Davalos has taken an intriguing historical footnote and expanded it into a frequently funny debate over destiny, inspiration, and conscience. In one of history's better jokes, Luther (Chris Mixon), the great religious reformer and theologian, was supposedly teaching at the University of Wittenberg at the same time as Johann Faust (Scott Greer), where the two, predictably, did not see eye to eye. Added into the mix is the world's most famous Wittenberg alum, Hamlet (Sean McNall), for whose attention Luther and Faust are passionately vying.
One of this playwright's most alluring notions is that Hamlet is not driven to the edge of madness by his scheming uncle but by the world-upending ideas of yet another contemporary scholar (this one offstage), one Copernicus of Krakow, and by the epic tug of war between Faust's command to question everything and Luther's insistence that God is always the answer. As might be expected, Hamlet undergoes a couple of conversions through the course of the play -- some of which feel half-baked and contrived even as McNall gives a robust performance.
Greer commands each scene that he's in. He's not only a sensational actor, but, when the part frequently calls for it, knows his way around a blues scale both vocally and with a lute. This Faust clearly didn't need to sell his soul to the devil to sing the blues.
Mixon has strong moments as well, particularly a touching one in which he confesses to his colleague about the first time the Church truly disillusioned him. Davalos, however, never allows Luther equal time with Hamlet, nor does he give him the same amount of rich, contradictory depth with which he infuses Faust. The historic Luther was considerably more interesting than this relatively weak-willed one.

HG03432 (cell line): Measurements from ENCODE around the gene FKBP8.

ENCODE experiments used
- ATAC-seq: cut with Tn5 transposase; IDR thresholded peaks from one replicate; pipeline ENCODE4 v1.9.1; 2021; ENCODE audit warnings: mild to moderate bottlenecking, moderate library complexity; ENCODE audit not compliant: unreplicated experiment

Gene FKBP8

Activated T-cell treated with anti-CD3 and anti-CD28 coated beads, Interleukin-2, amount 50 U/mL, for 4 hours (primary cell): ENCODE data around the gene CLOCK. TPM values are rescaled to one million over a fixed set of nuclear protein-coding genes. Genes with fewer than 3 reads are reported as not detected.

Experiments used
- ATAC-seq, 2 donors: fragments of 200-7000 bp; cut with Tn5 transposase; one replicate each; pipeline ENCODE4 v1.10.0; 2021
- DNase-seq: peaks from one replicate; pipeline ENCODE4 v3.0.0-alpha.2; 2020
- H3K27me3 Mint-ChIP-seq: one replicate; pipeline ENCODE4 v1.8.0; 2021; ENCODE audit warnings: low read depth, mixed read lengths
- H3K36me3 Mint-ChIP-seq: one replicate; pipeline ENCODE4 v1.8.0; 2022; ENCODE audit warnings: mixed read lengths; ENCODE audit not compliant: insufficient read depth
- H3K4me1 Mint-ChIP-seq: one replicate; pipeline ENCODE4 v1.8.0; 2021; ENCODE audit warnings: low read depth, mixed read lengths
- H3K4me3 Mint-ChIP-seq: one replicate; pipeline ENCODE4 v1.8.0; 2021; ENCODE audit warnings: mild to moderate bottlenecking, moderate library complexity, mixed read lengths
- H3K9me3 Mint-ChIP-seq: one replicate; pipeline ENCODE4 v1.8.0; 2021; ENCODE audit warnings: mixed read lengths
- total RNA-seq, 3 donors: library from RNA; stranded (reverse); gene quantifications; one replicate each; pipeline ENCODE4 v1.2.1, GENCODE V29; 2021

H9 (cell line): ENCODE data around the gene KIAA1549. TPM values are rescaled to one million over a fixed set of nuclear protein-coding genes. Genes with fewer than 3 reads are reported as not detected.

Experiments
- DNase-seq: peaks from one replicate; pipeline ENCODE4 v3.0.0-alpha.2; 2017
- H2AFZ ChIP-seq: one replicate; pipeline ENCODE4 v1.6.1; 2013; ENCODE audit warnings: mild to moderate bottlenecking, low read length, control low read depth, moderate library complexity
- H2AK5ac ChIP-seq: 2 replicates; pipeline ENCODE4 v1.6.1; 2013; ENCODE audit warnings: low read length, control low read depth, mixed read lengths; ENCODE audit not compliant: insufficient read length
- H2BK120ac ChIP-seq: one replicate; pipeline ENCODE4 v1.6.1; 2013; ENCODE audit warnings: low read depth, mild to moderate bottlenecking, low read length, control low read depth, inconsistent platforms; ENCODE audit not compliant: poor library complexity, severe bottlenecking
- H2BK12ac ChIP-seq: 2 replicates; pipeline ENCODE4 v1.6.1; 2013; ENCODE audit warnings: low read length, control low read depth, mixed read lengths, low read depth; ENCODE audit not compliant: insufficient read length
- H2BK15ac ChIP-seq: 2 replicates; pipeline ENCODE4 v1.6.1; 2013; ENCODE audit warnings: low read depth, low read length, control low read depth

Indeed, Davalos also seems to lose faith in his subject matter from time to time. Early scenes in the play contain subtle witticisms that glimmer for a moment but are not overdone, such as the opening image (abetted by scenic designer Jo Winiarski) of the door of Wittenberg's Castle Church, which contain not 95 theses, but a bulletin board crammed with student announcements.
Later details are more ham-fisted, including a scene played out with Faust dressed as a devil and Luther in white priestly robes; and several scenes in which Joey Parsons is pushed into unnecessary degrees of cartoon-like behavior in multiple roles known collectively as the Eternal Feminine.